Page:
John McGrath reported that a lot of outreach work had been carried out to recruit a diverse range of volunteers for this year’s Festival and that this had been successful in recruiting volunteers from diverse backgrounds and, to a degree, in recruiting volunteers from a range of locations.  He informed Members that the work that Ciaron Wilkinson had been doing had aimed to encourage residents in those wards to engage with MIF in a range of different ways, as audience members, as participants, as volunteers and as employees.  He acknowledged  ...  view the full minutes text for item 46.

47.

2019 City Centre Festive Delivery Programme pdf icon PDF 145 KB

Report of the Strategic Director (Neighbourhoods) 

 

The purpose of this report is to provide the Communities and Equalities Scrutiny Committee with an update on the 2019 City Centre Festive Delivery Programme.

 

Additional documents:

Minutes:

The Committee received a report of the Strategic Director (Neighbourhoods) which provided an update on the 2019 City Centre Festive Delivery Programme.

 

Officers referred to the main points and themes within the report, which included:

 

  • Christmas Markets;
  • Family Focused Festive Attractions;
  • Christmas Lighting Scheme; and
  • Christmas Light Switch On and New Year’s Eve Celebrations.

 

Some of the key points that arose from the Committee’s discussions were:

 

  • Why MIF boosted the economy by a greater amount than the Christmas Markets, when the former ran over a shorter period; and
  • That future reports which estimate the economic impact of an event should be clearer on the detail of this.

 

The Executive Member for Skills, Culture and Leisure reported that the MIF attracted international visitors, artists, organisations and media and resulted in increased hotel occupancy rates and spending in the local economy, whereas the Christmas Markets mainly attracted people from across the region so the economic impact was not comparable.

 

Decisions

 

1.            To note the report.

 

2.            To request that further detail of how estimates of economic impact have been arrived at be included in a future report.

48.

Widening Access and Participation in Leisure, Libraries, Galleries and Culture - Update and Cultural Impact Survey Data pdf icon PDF 546 KB

Report of the Strategic Director of Neighbourhoods

 

This report provides an update about Widening Access to and Participation in Leisure, Libraries and Culture.  The purpose of the Widening Access work is to understand resident engagement and to explore routes to increase participation among groups or communities that may be less engaged.  The report highlights progress made since and outlines the priorities proposed for future work.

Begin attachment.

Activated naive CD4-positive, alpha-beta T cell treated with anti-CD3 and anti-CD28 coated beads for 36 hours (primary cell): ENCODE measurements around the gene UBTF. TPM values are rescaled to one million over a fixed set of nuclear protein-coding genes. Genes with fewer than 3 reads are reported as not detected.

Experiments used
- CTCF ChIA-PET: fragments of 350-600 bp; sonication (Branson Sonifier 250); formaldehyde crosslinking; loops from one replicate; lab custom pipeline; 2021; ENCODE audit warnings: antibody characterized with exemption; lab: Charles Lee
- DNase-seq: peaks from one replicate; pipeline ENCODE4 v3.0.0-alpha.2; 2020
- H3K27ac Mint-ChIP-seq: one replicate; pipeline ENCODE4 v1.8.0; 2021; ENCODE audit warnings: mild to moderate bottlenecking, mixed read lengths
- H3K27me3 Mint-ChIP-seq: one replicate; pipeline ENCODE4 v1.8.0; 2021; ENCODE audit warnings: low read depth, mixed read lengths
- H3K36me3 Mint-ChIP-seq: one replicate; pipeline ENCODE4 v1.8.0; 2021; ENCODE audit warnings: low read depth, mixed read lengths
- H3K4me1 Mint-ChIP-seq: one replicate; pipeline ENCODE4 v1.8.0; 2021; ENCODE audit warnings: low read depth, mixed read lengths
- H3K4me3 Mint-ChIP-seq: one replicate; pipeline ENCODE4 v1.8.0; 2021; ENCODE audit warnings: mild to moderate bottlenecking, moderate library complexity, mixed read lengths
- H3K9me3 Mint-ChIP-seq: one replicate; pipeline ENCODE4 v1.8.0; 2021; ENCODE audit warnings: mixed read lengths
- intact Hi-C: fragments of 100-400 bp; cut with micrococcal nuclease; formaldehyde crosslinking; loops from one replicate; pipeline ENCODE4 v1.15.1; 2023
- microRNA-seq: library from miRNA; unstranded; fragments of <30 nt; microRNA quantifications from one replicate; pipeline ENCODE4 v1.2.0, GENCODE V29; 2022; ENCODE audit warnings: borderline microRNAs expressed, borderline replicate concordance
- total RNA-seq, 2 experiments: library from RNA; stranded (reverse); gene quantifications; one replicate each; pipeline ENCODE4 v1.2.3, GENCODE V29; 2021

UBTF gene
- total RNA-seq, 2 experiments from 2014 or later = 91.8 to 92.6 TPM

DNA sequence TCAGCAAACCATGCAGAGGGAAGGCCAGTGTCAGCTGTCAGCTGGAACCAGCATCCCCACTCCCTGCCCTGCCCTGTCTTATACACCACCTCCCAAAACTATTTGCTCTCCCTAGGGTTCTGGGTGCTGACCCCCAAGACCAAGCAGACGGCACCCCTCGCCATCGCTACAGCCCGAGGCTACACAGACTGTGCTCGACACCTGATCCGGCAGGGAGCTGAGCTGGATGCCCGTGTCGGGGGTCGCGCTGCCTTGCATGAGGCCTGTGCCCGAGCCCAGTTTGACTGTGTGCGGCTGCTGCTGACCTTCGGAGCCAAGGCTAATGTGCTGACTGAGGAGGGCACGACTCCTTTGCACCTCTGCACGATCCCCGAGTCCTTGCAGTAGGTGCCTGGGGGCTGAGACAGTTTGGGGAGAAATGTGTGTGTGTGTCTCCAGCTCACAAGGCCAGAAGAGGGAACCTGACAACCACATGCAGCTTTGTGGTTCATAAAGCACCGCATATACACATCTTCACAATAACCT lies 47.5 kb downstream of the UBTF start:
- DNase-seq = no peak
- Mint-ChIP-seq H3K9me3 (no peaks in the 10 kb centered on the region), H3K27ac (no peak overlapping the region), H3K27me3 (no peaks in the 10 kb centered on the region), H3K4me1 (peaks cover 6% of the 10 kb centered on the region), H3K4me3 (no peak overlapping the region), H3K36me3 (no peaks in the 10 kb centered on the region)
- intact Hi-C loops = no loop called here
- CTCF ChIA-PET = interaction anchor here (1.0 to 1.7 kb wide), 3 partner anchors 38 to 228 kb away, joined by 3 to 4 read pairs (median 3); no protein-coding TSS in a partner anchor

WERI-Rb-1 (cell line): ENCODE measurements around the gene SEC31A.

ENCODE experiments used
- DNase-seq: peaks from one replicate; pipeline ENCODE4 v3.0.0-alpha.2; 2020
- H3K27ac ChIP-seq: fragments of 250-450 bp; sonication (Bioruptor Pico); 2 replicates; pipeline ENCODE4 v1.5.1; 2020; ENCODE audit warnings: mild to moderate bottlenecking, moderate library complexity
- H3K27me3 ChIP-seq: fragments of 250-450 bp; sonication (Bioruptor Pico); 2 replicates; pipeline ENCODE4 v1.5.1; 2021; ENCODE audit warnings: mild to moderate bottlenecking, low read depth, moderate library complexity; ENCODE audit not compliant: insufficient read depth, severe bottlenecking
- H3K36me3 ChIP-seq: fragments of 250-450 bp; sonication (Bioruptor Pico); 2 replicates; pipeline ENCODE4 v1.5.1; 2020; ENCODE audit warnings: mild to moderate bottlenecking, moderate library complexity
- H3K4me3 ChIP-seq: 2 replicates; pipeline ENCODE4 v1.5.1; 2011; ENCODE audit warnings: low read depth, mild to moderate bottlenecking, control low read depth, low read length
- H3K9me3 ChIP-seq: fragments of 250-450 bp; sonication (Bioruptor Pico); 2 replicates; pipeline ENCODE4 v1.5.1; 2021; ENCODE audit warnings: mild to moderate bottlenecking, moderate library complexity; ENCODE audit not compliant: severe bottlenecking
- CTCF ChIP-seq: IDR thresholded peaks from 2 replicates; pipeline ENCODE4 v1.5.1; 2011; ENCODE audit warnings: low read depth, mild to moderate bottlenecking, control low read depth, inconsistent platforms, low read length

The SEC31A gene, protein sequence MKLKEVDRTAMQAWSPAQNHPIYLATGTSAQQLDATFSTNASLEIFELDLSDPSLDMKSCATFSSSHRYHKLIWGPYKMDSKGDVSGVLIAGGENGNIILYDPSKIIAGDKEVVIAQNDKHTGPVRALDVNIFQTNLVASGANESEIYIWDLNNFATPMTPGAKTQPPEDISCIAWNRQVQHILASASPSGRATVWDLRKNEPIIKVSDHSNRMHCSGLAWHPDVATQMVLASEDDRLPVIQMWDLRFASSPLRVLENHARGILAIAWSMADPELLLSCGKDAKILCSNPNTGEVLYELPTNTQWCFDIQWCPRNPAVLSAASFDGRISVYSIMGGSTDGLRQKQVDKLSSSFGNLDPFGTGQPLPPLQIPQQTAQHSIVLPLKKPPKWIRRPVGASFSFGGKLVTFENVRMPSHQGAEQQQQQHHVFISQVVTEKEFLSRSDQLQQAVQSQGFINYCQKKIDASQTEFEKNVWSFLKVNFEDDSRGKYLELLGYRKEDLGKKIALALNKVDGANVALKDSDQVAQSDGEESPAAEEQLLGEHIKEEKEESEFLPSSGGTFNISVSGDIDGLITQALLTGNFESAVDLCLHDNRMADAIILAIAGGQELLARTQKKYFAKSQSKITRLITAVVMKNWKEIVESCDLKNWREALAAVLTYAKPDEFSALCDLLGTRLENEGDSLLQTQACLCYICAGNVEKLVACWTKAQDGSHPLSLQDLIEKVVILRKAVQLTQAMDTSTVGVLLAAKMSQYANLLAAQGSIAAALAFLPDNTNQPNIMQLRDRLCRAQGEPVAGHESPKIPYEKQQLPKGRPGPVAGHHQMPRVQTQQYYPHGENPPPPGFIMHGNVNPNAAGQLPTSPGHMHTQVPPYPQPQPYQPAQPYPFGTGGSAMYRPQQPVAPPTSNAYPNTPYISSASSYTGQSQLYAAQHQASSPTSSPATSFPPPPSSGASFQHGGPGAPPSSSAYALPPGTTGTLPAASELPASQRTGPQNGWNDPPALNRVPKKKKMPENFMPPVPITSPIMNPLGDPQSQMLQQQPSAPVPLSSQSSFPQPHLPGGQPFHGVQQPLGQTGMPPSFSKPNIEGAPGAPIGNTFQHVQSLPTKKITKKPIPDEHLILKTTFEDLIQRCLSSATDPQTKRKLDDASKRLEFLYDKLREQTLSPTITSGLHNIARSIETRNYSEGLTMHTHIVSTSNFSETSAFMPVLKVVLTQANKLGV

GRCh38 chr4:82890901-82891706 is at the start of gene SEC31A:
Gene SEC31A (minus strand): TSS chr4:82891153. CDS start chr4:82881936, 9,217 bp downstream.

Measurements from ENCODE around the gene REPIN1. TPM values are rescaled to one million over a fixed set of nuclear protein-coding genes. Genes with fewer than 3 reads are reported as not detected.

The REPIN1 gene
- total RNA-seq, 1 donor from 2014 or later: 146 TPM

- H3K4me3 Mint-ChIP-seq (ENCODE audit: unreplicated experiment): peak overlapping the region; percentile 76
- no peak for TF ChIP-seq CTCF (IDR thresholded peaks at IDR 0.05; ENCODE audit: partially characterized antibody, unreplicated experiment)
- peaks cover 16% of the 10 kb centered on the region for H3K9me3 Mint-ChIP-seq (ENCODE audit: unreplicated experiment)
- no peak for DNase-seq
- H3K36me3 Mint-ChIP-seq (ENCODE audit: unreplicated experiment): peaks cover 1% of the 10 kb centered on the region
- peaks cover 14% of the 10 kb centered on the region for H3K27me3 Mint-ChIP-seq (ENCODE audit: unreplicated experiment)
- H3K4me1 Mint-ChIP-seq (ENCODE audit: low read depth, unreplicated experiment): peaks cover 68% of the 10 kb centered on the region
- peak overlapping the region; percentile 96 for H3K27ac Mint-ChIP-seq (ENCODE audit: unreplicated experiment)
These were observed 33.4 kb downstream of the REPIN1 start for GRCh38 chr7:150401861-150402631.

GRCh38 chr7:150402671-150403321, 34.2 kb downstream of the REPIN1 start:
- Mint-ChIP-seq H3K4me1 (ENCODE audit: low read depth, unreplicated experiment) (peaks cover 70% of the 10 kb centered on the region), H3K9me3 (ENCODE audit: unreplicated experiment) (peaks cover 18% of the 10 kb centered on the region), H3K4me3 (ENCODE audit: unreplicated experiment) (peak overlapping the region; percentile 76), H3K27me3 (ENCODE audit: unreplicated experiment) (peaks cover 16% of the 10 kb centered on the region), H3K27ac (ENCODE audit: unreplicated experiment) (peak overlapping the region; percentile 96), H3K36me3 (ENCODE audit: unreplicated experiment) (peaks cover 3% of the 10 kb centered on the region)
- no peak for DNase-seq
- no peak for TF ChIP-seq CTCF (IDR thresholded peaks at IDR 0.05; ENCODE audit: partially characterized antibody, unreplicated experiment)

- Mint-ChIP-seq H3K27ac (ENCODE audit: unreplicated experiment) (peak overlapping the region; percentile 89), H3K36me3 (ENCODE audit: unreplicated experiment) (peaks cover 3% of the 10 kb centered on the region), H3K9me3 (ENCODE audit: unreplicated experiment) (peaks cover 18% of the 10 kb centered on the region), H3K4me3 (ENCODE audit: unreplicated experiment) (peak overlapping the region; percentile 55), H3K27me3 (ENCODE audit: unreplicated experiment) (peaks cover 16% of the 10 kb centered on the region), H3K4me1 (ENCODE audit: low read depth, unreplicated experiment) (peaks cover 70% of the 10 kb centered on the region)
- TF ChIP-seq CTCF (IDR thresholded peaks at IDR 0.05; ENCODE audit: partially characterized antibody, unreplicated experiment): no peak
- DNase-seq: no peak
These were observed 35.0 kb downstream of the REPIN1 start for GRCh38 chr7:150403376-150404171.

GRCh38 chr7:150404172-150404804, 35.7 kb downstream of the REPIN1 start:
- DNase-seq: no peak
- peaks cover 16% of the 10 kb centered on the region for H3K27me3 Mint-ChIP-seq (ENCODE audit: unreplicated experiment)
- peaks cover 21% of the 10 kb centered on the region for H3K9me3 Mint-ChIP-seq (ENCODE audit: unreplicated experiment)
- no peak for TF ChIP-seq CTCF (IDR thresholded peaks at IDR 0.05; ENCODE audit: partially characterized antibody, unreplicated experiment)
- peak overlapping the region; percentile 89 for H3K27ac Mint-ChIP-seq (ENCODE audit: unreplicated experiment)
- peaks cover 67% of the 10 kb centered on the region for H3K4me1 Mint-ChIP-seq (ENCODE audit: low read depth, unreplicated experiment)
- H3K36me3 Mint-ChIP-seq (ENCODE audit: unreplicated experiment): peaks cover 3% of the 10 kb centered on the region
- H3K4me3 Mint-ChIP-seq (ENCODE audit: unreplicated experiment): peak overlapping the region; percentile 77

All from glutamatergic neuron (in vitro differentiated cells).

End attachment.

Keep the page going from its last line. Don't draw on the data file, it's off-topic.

Additional documents:

Minutes:

The Committee received a report of the Strategic Director (Neighbourhoods) which provided an update about Widening Access to and Participation in Leisure, Libraries and Culture. The purpose of the Widening Access work was to understand resident engagement and to explore routes to increase participation among groups or communities that might be less engaged. The report highlighted progress made and outlined the priorities proposed for future work.

 

The Executive Member for Skills, Culture and Leisure referred to the main points and themes within the report, which included:

 

  • The background to the Widening Access and Participation work;
  • Data improvement;
  • Wider access for under-represented groups;
  • Leisure;
  • Libraries, galleries and culture;
  • Communication; and
  • Resident engagement.

 

Councillor Whiston, Ward Councillor for Sharston, informed the Committee that he was the substitute for Councillor Stone on the Board of HOME.  He highlighted the invisible barriers people faced if they were not used to participating in arts and culture, for example, if they did not go to the theatre when they were growing up and felt uncomfortable and did not know the etiquette of these environments.  He advised that more work should be done with schools to encourage them to take pupils to the theatre and other cultural activities to break down these invisible barriers. 

 

Some of the key points that arose from the Committee’s discussions were:

 

  • To welcome the work being done in this area;
  • To support Councillor Whiston’s comments; and
  • What progress was being made in engaging women and girls in sport.

 

The Executive Member for Skills, Culture and Leisure supported Councillor Whiston’s comments and advised that work was already taking place to address this.  He informed Members about the development of the Manchester Cultural Education Partnership and outlined how this aimed to embed arts, culture and creativity across the curriculum.

 

The Head of Parks, Leisure, Youth and Events reported that a lot of work was taking place to engage women and girls in sport and physical activity.  He informed the Committee that there was a national gap between male and female participation in physical activity; however, the gap in Manchester was much smaller than the national average because of the work which was being carried out.  He highlighted the provision of women-only sessions in all the Council’s leisure facilities in Manchester, securing funding two years ago to run the This Girl Can campaign through which targeted activities had been put on across the city and, recently, an additional £100,000 funding from Sport England which would enable the further development of this work.  He reported that more women than men used the Council’s leisure facilities, particularly pre-paid gym memberships, but that in the private and third sector male participants greatly outnumbered female participants so the Council did need to do more to support female participation.

 

Decisions

 

1.            To note the report.

 

2.            To endorse Widening Access and Participation as a key priority to continue to be embedded in Leisure, Libraries, Galleries and Culture strategies and reporting going forward.

49.

Overview Report pdf icon PDF 303 KB

Report of the Governance and Scrutiny Support Unit

 

This report provides the Committee with details of key decisions that fall within the Committee’s remit and an update on actions resulting from the Committee’s recommendations. The report alsoincludes the Committee’s work programme, which the Committee is asked to amend as appropriate and agree.

Additional documents:

Minutes:

A report of the Governance and Scrutiny Support Unit was submitted. The overview report contained a list of key decisions yet to be taken within the Committee’s remit, responses to previous recommendations and the Committee’s work programme, which the Committee was asked to approve.

 

Decision

 

To note the report and agree the work programme.